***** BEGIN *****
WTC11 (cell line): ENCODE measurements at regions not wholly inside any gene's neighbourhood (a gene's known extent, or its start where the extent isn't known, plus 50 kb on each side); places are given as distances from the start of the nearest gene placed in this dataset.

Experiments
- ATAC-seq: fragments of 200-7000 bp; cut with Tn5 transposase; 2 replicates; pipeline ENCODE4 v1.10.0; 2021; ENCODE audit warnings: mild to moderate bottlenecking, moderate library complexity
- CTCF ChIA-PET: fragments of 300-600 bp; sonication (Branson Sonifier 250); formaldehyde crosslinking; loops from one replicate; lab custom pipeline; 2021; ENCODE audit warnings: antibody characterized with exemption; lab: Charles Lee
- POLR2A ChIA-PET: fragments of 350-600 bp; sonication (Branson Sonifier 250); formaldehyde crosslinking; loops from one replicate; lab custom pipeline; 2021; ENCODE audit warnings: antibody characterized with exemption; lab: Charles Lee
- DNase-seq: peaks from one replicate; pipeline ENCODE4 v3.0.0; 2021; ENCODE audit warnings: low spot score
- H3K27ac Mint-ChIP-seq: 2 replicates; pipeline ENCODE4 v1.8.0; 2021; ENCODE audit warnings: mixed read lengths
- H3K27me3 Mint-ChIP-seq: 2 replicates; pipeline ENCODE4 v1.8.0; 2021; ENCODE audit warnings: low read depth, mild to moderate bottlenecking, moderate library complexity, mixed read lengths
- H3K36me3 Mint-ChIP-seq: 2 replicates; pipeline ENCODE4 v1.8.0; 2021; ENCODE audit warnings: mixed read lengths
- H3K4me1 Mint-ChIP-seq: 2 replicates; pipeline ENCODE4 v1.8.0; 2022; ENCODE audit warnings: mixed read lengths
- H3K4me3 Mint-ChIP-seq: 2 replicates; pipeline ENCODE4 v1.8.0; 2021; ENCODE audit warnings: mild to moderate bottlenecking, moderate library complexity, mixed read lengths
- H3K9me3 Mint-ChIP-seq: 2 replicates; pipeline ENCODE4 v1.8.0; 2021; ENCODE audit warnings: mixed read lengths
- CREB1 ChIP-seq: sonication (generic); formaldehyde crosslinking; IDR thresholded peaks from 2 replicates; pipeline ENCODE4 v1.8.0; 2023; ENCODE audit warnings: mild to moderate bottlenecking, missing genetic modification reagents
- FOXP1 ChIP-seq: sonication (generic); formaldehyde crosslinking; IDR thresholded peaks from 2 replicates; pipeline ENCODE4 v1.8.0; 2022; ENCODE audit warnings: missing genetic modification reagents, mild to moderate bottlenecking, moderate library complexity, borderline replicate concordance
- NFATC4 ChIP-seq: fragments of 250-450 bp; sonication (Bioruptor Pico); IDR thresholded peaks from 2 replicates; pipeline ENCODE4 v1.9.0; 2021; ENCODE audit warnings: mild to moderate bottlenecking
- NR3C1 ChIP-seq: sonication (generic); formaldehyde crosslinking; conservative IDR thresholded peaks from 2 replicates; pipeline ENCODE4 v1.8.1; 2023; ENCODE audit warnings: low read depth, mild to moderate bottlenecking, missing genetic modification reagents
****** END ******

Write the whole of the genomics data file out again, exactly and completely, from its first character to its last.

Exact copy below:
WTC11 (cell line): ENCODE measurements at regions not wholly inside any gene's neighbourhood (a gene's known extent, or its start where the extent isn't known, plus 50 kb on each side); places are given as distances from the start of the nearest gene placed in this dataset.

Experiments
- ATAC-seq: fragments of 200-7000 bp; cut with Tn5 transposase; 2 replicates; pipeline ENCODE4 v1.10.0; 2021; ENCODE audit warnings: mild to moderate bottlenecking, moderate library complexity
- CTCF ChIA-PET: fragments of 300-600 bp; sonication (Branson Sonifier 250); formaldehyde crosslinking; loops from one replicate; lab custom pipeline; 2021; ENCODE audit warnings: antibody characterized with exemption; lab: Charles Lee
- POLR2A ChIA-PET: fragments of 350-600 bp; sonication (Branson Sonifier 250); formaldehyde crosslinking; loops from one replicate; lab custom pipeline; 2021; ENCODE audit warnings: antibody characterized with exemption; lab: Charles Lee
- DNase-seq: peaks from one replicate; pipeline ENCODE4 v3.0.0; 2021; ENCODE audit warnings: low spot score
- H3K27ac Mint-ChIP-seq: 2 replicates; pipeline ENCODE4 v1.8.0; 2021; ENCODE audit warnings: mixed read lengths
- H3K27me3 Mint-ChIP-seq: 2 replicates; pipeline ENCODE4 v1.8.0; 2021; ENCODE audit warnings: low read depth, mild to moderate bottlenecking, moderate library complexity, mixed read lengths
- H3K36me3 Mint-ChIP-seq: 2 replicates; pipeline ENCODE4 v1.8.0; 2021; ENCODE audit warnings: mixed read lengths
- H3K4me1 Mint-ChIP-seq: 2 replicates; pipeline ENCODE4 v1.8.0; 2022; ENCODE audit warnings: mixed read lengths
- H3K4me3 Mint-ChIP-seq: 2 replicates; pipeline ENCODE4 v1.8.0; 2021; ENCODE audit warnings: mild to moderate bottlenecking, moderate library complexity, mixed read lengths
- H3K9me3 Mint-ChIP-seq: 2 replicates; pipeline ENCODE4 v1.8.0; 2021; ENCODE audit warnings: mixed read lengths
- CREB1 ChIP-seq: sonication (generic); formaldehyde crosslinking; IDR thresholded peaks from 2 replicates; pipeline ENCODE4 v1.8.0; 2023; ENCODE audit warnings: mild to moderate bottlenecking, missing genetic modification reagents
- FOXP1 ChIP-seq: sonication (generic); formaldehyde crosslinking; IDR thresholded peaks from 2 replicates; pipeline ENCODE4 v1.8.0; 2022; ENCODE audit warnings: missing genetic modification reagents, mild to moderate bottlenecking, moderate library complexity, borderline replicate concordance
- NFATC4 ChIP-seq: fragments of 250-450 bp; sonication (Bioruptor Pico); IDR thresholded peaks from 2 replicates; pipeline ENCODE4 v1.9.0; 2021; ENCODE audit warnings: mild to moderate bottlenecking
- NR3C1 ChIP-seq: sonication (generic); formaldehyde crosslinking; conservative IDR thresholded peaks from 2 replicates; pipeline ENCODE4 v1.8.1; 2023; ENCODE audit warnings: low read depth, mild to moderate bottlenecking, missing genetic modification reagents